Overall, this was a really great movie. I was not sure how it would be considering some Roald Dahl adaptations are not very good. This one ended up more like Matilda and Willy Wonka than James and the Giant Peach or Charlie and the Chocolate Factory. I really should not have doubted it as Wes Anderson is a great artist and he had a good backbone of a story to work with in the first place. Also, the animation was done by Henry Selick who directed Coraline and The Nightmare Before Christmas which are two of my favorite animated films of all time. I definitely recommend this. It takes a bit of effort to get past the weirdness but what lies beyond is both touching and funny.

Top 11 Favorite Horror Villains

October 22, 2016

The following villains are my favorite horror villains mostly from film franchises. There are three that were also in books and one that was also in a play. These guys are my favorite villains and, on a sidenote, I wish there was more than one woman on the list. However, instead of talking about them generally, I wanted to talk about their motivations and how I identify with them somewhat. No matter what I say, I cannot condone or excuse anything these characters did. You should not respond to personal tragedy with violence or supernatural terror.


11 Jack Torrance

Jack is a great example of how the human mind can break if you apply enough of the right kind of pressure. He is arguably one of the most sympathetic characters on this list while still being incredibly sadistic and violent. He is a writer who just wanted to get some work done before his inner demons came out to play. It is hard to fight against that anger and resentment inside even if it is for the sake of people you love. When you lose yourself, anything can happen in the midst of that rage. Added to that, he was being egged on by a vortex of murderous ghosts. I definitely understand how powerful that anger is.


10 Hannibal Lecter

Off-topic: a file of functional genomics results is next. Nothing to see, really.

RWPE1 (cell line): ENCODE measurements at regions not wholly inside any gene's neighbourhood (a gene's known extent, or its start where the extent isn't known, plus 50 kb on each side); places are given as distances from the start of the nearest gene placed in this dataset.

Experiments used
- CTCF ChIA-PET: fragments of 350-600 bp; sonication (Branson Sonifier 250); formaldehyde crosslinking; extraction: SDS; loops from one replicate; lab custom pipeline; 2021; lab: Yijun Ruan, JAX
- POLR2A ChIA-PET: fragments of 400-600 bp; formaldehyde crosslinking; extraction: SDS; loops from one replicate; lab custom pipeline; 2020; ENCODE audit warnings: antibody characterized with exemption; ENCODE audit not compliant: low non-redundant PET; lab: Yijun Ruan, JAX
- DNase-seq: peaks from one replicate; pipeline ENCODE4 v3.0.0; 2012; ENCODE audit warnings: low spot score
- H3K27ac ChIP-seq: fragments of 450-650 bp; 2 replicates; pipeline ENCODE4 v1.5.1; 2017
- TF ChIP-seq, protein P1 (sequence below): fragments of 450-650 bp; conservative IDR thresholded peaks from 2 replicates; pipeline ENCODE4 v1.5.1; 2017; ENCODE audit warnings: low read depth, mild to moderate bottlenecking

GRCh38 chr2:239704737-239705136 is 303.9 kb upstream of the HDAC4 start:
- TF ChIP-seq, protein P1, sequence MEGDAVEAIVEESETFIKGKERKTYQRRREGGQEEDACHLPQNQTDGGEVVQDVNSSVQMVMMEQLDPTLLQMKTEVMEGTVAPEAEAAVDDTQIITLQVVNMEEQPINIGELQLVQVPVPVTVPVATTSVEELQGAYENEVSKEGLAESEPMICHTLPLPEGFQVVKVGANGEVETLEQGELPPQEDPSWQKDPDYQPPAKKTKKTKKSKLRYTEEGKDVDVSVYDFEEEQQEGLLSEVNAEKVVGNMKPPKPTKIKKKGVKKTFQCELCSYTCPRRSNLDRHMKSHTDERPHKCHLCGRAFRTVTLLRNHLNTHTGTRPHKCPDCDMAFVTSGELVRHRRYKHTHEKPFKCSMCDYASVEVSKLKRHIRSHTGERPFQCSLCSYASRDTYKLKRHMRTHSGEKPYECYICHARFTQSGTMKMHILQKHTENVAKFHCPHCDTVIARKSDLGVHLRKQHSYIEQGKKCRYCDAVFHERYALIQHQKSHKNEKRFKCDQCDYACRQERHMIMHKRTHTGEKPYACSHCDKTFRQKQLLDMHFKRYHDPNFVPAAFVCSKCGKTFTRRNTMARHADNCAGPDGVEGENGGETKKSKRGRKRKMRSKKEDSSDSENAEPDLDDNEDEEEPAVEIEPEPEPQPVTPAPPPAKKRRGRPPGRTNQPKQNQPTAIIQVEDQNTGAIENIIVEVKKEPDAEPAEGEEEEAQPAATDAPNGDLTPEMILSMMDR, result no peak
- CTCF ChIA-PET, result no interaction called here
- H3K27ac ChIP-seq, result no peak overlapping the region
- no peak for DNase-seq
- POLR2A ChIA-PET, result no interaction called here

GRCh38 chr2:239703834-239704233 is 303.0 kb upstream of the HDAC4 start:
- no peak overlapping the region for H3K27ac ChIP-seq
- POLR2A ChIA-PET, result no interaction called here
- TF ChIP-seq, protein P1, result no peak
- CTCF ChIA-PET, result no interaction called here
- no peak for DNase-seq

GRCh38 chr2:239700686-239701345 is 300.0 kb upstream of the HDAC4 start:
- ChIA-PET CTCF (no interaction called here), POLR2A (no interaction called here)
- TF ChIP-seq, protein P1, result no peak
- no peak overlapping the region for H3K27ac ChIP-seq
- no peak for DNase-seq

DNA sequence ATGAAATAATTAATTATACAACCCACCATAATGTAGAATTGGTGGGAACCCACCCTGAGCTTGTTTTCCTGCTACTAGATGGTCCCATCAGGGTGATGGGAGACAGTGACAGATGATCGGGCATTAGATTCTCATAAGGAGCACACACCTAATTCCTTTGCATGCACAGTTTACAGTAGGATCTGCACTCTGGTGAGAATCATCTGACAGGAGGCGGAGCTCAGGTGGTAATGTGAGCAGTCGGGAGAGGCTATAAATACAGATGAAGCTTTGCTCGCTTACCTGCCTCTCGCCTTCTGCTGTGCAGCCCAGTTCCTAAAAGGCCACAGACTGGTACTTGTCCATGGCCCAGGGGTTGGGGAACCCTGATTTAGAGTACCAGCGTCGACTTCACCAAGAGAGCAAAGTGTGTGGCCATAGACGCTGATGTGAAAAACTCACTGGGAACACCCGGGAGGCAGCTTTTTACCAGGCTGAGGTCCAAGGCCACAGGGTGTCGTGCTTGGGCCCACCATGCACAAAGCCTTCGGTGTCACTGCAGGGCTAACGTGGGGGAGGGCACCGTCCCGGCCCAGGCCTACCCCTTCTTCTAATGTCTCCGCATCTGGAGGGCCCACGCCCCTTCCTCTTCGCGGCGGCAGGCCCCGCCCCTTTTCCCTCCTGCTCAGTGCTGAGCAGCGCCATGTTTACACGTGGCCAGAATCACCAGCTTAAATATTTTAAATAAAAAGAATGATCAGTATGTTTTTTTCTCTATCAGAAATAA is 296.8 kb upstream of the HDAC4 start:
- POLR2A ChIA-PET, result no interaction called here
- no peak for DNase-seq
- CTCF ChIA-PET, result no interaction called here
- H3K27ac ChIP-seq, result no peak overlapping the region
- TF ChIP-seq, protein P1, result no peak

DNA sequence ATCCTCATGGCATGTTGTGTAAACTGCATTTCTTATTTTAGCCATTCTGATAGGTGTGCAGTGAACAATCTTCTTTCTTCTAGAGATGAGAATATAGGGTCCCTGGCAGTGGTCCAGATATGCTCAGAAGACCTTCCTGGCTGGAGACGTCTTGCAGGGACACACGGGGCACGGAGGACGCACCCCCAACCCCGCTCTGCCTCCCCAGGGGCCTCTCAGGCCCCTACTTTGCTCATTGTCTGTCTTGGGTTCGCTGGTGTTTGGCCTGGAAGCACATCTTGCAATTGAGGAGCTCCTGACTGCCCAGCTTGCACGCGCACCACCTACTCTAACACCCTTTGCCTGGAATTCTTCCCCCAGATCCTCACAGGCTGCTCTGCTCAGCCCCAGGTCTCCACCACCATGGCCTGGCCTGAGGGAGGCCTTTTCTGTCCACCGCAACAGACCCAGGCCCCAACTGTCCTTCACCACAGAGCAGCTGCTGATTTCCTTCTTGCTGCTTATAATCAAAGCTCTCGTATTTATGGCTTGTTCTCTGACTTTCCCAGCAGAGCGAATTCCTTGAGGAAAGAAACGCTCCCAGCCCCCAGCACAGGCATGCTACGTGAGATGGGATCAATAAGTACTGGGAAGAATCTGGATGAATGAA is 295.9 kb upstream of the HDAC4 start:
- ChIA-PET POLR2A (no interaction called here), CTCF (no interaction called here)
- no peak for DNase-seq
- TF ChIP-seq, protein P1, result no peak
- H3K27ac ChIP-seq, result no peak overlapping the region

Lecter was a cannibal and a serial killer and you really can’t get past that. However, Dr. Lecter was also incredibly intelligent and had a personal code of honor he adhered to. More often than not, the people he killed or maimed were rude or jerks. They were assholes. Dr. Lecter had a clear picture in his head of what a good, useful person is. Personally, I can’t stand a bully. I would never kill or even physically harm anyone, though. I definitely have a lot of things that people can do that cause me to instantly lose respect for them. I wish a lot of the people who commit these things could disappear from my world but I would never actually act on that.


9 The Woman in Black

Regrettably, she is the only woman on this list and she might just have the saddest story of anybody here. She was not always a homicidal ghost. She was once a trying to get back to her baby when she drowned in the swampy land within a stone’s throw of her child. Now, anyone who sees her loses their child to the Grim Reaper’s bony hands usually by some impossible accident. It is horrible to feel cheated. That feeling gets even worse if being cheated hurts both you and your loved ones. You just want to burn the world down for daring to be so unfair. It is hard to accept the bad places we are put in.